Presentation on theme: "1 Finance School of Management Chapter 11: Hedging, Insuring and Diversifying Objective To explain market mechanisms for implementing hedges, insurance."— Presentation transcript:
1 Finance School of Management Chapter 11: Hedging, Insuring and Diversifying Objective To explain market mechanisms for implementing hedges, insurance and diversification
2 Finance School of Management The purpose of this chapter is to give more detailed and concrete understanding of all the three methods of transferring risk and how they are used in practice. Hedging Insuring Diversifying
3 Finance School of Management Chapter 11 Contents Using Forward and Future Contracts to Hedge Risk Hedging Foreign-Exchange Risk with Swap Contracts Hedging Shortfall Risk by Matching Assets to Liabilities Minimizing the Cost of Hedging Insuring versus Hedging Basic Features of Insurance Contracts Financial Guarantees Options as Insurance The Diversification Principle Diversification and the Cost of Insurance
4 Finance School of Management Hedging The action taken to reduce exposure to a loss but also give up the potential of a gain Financial markets offer a variety of mechanisms for hedging against the risks. – Forward and futures contracts – Swap contracts – Matching assets to liabilities
5 Finance School of Management A Simple Example You are planning a trip from Boston to Tokyo a year from now. You make your flight reservation now. You can either lock in a price of $1,000 by committing now or wait to do nothing. In either case, payment will not take place until the day of flight. In entering the forward contract you eliminate the risk of the airfare going above $1,000. However, you will have to pay the $1,000 even if the price turns out to be $500 on the day of your flight.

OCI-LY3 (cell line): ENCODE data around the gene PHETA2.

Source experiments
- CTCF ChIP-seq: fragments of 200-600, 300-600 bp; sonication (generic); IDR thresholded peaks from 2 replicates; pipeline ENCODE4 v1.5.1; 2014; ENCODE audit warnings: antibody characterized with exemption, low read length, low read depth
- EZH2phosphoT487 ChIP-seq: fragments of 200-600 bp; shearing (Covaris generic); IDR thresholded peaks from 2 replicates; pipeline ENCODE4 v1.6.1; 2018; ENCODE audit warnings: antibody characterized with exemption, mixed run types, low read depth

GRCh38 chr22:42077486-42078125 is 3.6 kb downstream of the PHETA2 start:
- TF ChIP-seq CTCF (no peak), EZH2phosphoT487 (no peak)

6 Finance School of Management Forward Contracts Any time two parties agree to exchange some item in the future at a prearranged price, they are entering into a forward contract. No money is paid in the present by either party to the other.
7 Finance School of Management Terminology Forward price Spot price Face value Long position Short position
8 Finance School of Management Forward Contract vs. Spot Contract Delivery price (fixed) T To exchange the asset (delivery) A spot contract is an agreement to buy or sell an asset immediately. Time Price To enter into the contract (quantity, price and future date) 0
9 Finance School of Management An Illustration: A Forward Contract A farmer has planted her fields with wheat, and the size of her crop is reasonably certain. It is now a month before harvest. A large fraction of her wealth is tied up in her wheat crop. She want to eliminate the risk associated with uncertainty about its future price by selling it now at a fixed price for future delivery. A baker will need wheat a month from now to produce bread. A large fraction of his wealth is tied up in his bakery business. The way for him to reduce the price risk is to buy wheat now for future delivery. The baker is a natural match for the farmer to enter into a forward contract.
10 Finance School of Management Suppose the size of the the farmer’s wheat crop is 100,000 bushels. The forward price is $2 per bushel. At the end of the month, the farmer will deliver 100,000 bushels wheat to the baker and receive $200,000 from the baker in return. Both parties eliminate the risk associated with the uncertainty about the spot price of wheat at the delivery date.
11 Finance School of Management Difficulties to Match a Forward Contract The farmer and the baker may be separated by a great distant. – The farmer is located in Kansas, and usually sells her wheat to a local distributor in Kansas. – The baker is located in New York, and usually buys wheat from a local supplier in New York. The exactly matched quantity The credit risk
12 Finance School of Management Futures Contracts A future contract is a standardized forward contract that is traded on an organized exchange. – Standardization of the terms of the future contracts (e.g., quantity, quality and delivery date ) ; – The exchange interposes itself between the buyer and the seller as an intermediary; – The margin requirement and the mechanism of ‘mark-to-market’.